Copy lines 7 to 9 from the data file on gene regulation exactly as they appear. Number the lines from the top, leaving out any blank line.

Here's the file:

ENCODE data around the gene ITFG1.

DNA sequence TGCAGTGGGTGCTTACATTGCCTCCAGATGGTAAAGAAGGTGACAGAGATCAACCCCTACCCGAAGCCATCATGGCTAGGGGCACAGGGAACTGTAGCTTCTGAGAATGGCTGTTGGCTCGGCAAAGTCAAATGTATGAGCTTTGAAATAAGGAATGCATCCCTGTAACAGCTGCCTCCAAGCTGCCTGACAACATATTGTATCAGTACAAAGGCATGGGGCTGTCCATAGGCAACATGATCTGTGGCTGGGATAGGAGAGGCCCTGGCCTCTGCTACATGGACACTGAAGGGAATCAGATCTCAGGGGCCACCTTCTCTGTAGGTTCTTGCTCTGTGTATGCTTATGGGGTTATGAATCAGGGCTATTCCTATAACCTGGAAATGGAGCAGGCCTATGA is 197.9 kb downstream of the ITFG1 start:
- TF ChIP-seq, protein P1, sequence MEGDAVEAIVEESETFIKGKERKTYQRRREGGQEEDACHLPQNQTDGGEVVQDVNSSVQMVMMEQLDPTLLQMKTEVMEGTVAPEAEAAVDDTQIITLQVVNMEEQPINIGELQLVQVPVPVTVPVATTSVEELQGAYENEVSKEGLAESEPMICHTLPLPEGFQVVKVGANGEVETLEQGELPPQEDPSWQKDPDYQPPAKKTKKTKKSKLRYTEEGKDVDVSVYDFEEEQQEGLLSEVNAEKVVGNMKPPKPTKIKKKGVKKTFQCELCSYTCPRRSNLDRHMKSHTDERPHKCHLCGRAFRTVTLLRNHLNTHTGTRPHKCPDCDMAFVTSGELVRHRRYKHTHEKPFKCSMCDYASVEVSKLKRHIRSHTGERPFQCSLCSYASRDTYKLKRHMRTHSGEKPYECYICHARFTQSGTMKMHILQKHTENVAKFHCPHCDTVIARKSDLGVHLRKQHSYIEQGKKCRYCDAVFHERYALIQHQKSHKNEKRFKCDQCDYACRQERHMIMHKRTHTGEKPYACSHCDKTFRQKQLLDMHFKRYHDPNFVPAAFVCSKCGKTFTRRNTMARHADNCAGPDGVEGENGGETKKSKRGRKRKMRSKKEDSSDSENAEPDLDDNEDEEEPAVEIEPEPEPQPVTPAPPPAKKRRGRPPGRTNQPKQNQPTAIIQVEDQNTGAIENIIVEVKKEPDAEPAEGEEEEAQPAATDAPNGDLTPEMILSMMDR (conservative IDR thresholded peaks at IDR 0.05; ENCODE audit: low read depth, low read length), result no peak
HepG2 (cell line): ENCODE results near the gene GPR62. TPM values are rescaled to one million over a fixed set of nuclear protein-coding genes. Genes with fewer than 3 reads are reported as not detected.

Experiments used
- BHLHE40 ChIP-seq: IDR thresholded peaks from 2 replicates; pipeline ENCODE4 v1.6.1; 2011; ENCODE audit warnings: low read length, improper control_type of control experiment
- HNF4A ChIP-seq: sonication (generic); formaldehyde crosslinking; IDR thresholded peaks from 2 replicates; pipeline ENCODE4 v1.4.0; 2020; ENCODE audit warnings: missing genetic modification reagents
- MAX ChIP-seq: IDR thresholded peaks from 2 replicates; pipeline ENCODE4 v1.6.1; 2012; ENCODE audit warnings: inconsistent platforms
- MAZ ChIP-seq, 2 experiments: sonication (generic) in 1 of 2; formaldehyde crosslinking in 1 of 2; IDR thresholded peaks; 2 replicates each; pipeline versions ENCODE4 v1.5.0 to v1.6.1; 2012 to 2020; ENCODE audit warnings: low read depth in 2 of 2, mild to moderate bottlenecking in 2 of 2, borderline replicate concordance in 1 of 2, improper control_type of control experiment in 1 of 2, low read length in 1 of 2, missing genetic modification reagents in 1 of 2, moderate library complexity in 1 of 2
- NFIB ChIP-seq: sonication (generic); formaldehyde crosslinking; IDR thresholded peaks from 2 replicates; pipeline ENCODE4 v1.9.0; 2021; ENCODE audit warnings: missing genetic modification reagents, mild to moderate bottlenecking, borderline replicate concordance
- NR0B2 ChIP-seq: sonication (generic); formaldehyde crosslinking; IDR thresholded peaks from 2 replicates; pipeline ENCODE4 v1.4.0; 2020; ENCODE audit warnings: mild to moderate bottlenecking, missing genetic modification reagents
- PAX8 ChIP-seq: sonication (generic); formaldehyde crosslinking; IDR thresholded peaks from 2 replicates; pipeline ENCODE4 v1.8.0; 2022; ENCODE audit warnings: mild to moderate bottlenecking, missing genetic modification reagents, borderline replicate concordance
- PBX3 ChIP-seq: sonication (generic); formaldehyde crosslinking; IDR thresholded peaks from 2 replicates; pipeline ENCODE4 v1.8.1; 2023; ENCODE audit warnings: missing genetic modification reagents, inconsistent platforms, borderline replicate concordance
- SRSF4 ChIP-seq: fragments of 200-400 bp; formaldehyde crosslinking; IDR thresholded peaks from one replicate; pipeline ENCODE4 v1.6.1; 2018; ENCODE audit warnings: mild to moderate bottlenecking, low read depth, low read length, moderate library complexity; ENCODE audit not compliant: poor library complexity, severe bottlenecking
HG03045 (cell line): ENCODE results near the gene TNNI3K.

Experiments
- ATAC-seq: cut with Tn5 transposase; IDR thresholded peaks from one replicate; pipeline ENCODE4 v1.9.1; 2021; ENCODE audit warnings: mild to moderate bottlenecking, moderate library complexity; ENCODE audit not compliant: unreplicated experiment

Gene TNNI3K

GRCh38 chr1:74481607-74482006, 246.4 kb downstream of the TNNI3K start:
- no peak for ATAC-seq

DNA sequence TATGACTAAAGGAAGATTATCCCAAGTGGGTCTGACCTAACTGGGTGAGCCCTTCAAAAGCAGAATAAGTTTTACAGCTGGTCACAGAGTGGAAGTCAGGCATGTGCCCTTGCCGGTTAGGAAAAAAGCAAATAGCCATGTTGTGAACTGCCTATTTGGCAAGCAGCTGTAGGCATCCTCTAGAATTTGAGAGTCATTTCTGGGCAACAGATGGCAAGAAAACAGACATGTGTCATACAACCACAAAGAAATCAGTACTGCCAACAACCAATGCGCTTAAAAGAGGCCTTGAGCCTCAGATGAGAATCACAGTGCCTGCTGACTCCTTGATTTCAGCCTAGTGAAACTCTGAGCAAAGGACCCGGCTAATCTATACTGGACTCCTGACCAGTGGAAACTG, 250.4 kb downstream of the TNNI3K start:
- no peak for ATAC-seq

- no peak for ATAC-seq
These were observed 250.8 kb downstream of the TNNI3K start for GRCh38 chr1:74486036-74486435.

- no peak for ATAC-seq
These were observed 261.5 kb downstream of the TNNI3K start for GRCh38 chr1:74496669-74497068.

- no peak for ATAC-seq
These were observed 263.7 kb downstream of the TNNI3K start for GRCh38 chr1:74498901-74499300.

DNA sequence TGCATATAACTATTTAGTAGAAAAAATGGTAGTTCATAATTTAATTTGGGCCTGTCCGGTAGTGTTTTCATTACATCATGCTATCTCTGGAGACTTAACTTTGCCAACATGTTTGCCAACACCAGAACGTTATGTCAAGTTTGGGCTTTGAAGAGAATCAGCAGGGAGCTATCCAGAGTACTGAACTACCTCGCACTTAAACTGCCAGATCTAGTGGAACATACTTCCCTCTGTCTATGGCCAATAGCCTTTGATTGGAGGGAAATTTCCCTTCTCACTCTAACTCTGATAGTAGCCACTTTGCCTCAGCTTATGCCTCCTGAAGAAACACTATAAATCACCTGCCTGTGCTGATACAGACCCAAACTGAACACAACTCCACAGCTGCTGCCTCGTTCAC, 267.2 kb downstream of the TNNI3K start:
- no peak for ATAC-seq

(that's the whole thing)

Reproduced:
- HNF4A ChIP-seq: sonication (generic); formaldehyde crosslinking; IDR thresholded peaks from 2 replicates; pipeline ENCODE4 v1.4.0; 2020; ENCODE audit warnings: missing genetic modification reagents
- MAX ChIP-seq: IDR thresholded peaks from 2 replicates; pipeline ENCODE4 v1.6.1; 2012; ENCODE audit warnings: inconsistent platforms
- MAZ ChIP-seq, 2 experiments: sonication (generic) in 1 of 2; formaldehyde crosslinking in 1 of 2; IDR thresholded peaks; 2 replicates each; pipeline versions ENCODE4 v1.5.0 to v1.6.1; 2012 to 2020; ENCODE audit warnings: low read depth in 2 of 2, mild to moderate bottlenecking in 2 of 2, borderline replicate concordance in 1 of 2, improper control_type of control experiment in 1 of 2, low read length in 1 of 2, missing genetic modification reagents in 1 of 2, moderate library complexity in 1 of 2